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Republicans Are Literally Laughing at the Pelosi Attack

The violent attack left Paul Pelosi with a skull fracture. Republicans somehow find that funny.

Donald Trump and Kari Lake go in for a hug. They are smiling.
Mario Tama/Getty Images
Donald Trump and Kari Lake

Since the attack on Speaker Nancy Pelosi’s husband last week, Republicans have shown themselves to be even crueler and more conspiratorial than expected. As Paul Pelosi recovers from a skull fracture, Kari Lake, Ted Cruz, Donald Trump, and countless others have mocked the violent attack.

Arguing that schoolchildren should have as much armed protection as lawmakers, Arizona gubernatorial candidate Kari Lake took the opportunity to off-handedly joke about the attack.

“Nancy Pelosi—well, she’s got protection when she’s in D.C. Apparently her house doesn’t have a lot of protection,” she said on Monday, spurring zealous laughter and applause from the audience. Disturbingly, even the event moderator—Lionel Lee, an ER doctor in Arizona—shook in laughter at the violent assault.

Other Republican reactions involved memes making light of attempted murder on a member of Congress’ spouse.

Representative Clay Higgins shared an anti-LGBTQ conspiracy theory that the man who attacked Pelosi was actually a gay prostitute:

Ever the chaser of his father’s approval, Donald Trump, Jr. posted a crude photo of a hammer and men’s underwear on his Instagram, with the caption “Got my Paul Pelosi Halloween costume ready”—echoing Higgins’ anti-LGBTQ smear:

Conservative blogger Matt Walsh called it “absurd” to describe a man—whose blog featured antisemitic comments, concerns about anti-white racism, and pleas to former President Donald Trump to choose Tulsi Gabbard as his VP—as “some kind of militant right winger.” Senator Ted Cruz, who spends more time owning liberals online than doing his actual job, reposted Walsh’s tweet, calling it “truth.”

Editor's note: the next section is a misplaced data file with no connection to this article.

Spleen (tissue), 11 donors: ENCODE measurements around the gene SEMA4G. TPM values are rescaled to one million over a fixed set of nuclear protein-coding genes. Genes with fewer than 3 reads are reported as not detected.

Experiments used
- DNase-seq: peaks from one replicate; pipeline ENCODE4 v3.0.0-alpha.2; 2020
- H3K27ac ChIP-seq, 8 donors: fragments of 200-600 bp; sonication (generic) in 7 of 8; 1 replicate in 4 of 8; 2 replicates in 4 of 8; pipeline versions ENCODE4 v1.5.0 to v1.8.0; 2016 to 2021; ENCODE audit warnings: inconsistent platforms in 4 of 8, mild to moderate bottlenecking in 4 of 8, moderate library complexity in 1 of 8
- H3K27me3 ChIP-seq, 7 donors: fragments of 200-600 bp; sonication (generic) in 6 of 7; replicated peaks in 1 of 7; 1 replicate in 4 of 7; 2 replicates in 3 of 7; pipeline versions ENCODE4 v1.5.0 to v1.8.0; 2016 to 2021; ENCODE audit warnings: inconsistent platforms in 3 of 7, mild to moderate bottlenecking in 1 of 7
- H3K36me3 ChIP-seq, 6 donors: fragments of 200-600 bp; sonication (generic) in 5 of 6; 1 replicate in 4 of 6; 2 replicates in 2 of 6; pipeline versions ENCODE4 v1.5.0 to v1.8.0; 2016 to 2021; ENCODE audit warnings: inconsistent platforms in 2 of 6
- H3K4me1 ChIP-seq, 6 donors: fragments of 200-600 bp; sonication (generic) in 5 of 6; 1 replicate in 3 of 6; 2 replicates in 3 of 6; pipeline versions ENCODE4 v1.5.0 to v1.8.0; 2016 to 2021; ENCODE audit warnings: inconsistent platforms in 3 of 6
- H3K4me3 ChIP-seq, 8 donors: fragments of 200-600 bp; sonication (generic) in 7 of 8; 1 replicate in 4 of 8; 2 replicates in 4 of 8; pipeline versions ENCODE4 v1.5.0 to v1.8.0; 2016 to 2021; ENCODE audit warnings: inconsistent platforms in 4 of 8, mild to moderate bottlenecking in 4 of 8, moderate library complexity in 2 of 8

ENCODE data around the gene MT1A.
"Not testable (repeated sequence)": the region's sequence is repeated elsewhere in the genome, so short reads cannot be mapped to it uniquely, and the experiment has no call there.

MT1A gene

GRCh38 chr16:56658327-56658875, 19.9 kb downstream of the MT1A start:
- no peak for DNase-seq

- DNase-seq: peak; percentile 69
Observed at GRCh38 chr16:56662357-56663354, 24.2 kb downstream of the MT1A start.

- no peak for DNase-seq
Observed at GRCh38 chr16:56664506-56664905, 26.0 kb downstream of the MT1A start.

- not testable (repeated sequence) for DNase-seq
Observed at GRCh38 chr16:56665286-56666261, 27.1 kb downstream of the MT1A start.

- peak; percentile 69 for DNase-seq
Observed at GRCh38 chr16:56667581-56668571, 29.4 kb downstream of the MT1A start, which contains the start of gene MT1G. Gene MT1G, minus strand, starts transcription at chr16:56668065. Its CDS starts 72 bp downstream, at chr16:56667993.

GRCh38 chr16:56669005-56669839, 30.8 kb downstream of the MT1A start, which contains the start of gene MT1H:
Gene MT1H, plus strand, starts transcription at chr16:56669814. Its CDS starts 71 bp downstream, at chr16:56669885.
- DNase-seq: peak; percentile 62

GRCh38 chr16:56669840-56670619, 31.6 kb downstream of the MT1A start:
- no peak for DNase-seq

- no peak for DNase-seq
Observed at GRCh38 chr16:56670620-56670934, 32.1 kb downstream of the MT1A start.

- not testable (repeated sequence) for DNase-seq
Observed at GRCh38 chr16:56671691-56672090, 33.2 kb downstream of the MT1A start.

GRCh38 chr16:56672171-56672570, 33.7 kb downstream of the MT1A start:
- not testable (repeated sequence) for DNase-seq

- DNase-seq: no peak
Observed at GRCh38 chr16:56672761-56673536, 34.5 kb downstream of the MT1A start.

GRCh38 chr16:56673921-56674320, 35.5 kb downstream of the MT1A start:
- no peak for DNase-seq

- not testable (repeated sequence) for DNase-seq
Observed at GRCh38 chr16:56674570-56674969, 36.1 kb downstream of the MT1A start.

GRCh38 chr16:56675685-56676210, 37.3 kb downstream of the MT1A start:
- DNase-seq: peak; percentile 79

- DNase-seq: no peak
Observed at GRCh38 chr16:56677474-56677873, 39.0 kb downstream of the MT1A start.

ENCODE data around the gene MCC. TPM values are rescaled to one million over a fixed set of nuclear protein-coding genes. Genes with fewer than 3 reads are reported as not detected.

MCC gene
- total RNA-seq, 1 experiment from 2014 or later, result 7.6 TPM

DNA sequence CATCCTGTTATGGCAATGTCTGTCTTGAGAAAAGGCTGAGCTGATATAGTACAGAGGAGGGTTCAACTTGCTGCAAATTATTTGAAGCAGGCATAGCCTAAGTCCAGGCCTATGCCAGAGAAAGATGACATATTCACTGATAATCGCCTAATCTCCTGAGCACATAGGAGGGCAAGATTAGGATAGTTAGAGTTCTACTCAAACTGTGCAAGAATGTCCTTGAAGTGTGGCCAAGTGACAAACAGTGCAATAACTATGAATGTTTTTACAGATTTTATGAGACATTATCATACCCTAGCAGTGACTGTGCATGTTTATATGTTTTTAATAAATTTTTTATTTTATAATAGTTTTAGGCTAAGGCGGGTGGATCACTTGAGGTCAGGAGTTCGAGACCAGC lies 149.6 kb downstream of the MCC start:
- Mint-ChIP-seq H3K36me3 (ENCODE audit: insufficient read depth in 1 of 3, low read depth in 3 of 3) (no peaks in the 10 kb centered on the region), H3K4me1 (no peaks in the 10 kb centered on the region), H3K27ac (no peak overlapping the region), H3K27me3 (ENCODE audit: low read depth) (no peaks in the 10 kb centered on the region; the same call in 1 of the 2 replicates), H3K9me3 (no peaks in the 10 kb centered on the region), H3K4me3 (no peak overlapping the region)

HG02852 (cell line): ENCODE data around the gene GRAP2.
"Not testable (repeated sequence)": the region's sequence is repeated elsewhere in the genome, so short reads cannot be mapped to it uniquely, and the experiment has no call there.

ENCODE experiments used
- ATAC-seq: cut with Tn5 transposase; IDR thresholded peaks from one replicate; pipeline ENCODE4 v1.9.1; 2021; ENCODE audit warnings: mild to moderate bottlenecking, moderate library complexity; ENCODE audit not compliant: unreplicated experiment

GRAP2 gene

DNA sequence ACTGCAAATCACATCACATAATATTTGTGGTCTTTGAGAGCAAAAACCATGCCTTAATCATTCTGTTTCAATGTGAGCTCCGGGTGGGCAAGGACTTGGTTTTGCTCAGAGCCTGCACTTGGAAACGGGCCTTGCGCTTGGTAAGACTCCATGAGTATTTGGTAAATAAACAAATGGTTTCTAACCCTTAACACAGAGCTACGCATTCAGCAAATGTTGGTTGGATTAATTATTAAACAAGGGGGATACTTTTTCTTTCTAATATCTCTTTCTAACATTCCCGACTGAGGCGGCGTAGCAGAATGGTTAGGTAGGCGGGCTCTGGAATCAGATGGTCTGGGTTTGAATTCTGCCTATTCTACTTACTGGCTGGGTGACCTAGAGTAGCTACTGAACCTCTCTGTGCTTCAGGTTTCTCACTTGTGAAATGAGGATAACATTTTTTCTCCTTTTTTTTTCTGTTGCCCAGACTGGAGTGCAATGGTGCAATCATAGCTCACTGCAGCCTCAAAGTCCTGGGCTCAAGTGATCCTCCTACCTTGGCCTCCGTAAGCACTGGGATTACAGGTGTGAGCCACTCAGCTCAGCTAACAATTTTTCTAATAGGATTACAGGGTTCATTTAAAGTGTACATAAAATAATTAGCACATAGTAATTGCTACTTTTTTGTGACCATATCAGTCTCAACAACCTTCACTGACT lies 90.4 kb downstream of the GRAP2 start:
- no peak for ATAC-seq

Donald Trump also waded into the attack, saying it was “a terrible thing.” He then went on to the more predictable conservative hits—that the attack embodies violent crime in cities “far worse than Afghanistan,” and that police officers don’t have enough dignity and respect to save this “out of control” country.

Whether they spread conspiracy, make light of violent assault, or simply do not engage with reality, these reactions are all deeply alarming. Because these are not comments from people on the fringe. They are from elected officials, candidates, and popular media figures—those at the very core of the Republican Party.

Elon Musk Brings Election Denier Mark Finchem Back to Twitter

Finchem, who wants to oversee voting in Arizona, has a penchant for conspiracy theories.

Mark Finchem, the Republican nominee for Arizona secretary of state
Mario Tama/Getty Images

Elon Musk has let Mark Finchem, a far-right conspiracy theorist running for Arizona secretary of state, back on Twitter.

Finchem had complained Monday on Facebook that Twitter had blocked his account. His plight caught the attention of Jenna Ellis, a Newsmax contributor and advisor to former President Donald Trump. She quickly called on Musk to do something about it.

“Looking into it,” Musk replied. Within an hour, Finchem was back online.

“We are back! Thank you @elonmusk for stopping the commie who suspended me from Twitter a week before the election. Twitter is much better with you at the helm,” Finchem tweeted.

Musk has owned Twitter for all of four days and has already wreaked havoc on the platform. After completing his $44 billion purchase on Friday, he promptly fired several top executives.

On Monday, he also fired the entire board of directors, leaving himself the sole decision-maker.

Musk, a self-described “free speech absolutist,” had promised Twitter would not become a “free-for-all hellscape” under his leadership and that there would be a review board for content moderation and allowing banned accounts back online.

Considering he seems to be the entire board now, the results of those reviews leave something to be desired.

Finchem is one of the most hardcore conspiracy theorists running in the midterms. A 2020 election denier, he also embraces many conspiracies that even most MAGA Republicans won’t.

He has accused former Vice President Mike Pence of plotting both a coup to topple Trump and to steal the presidency in 2024. Finchem has also said he is a member of the Oath Keepers.

If he wins, he will have massive influence over elections in a crucial swing state.

Since Musk took over, Twitter has been awash with racist, antisemitic, homophobic, and transphobic hate speech.

The social media research group National Contagion Research Institute said that in the 12 hours since Musk bought Twitter, use of the n-word increased almost 500 percent.